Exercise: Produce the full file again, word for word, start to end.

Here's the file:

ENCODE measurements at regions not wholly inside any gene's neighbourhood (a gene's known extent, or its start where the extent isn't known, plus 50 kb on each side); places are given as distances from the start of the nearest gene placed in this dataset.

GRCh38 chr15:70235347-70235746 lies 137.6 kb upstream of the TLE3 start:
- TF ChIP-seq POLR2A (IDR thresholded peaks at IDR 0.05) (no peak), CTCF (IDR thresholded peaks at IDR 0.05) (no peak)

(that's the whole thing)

ENCODE measurements at regions not wholly inside any gene's neighbourhood (a gene's known extent, or its start where the extent isn't known, plus 50 kb on each side); places are given as distances from the start of the nearest gene placed in this dataset.

GRCh38 chr15:70235347-70235746 lies 137.6 kb upstream of the TLE3 start:
- TF ChIP-seq POLR2A (IDR thresholded peaks at IDR 0.05) (no peak), CTCF (IDR thresholded peaks at IDR 0.05) (no peak)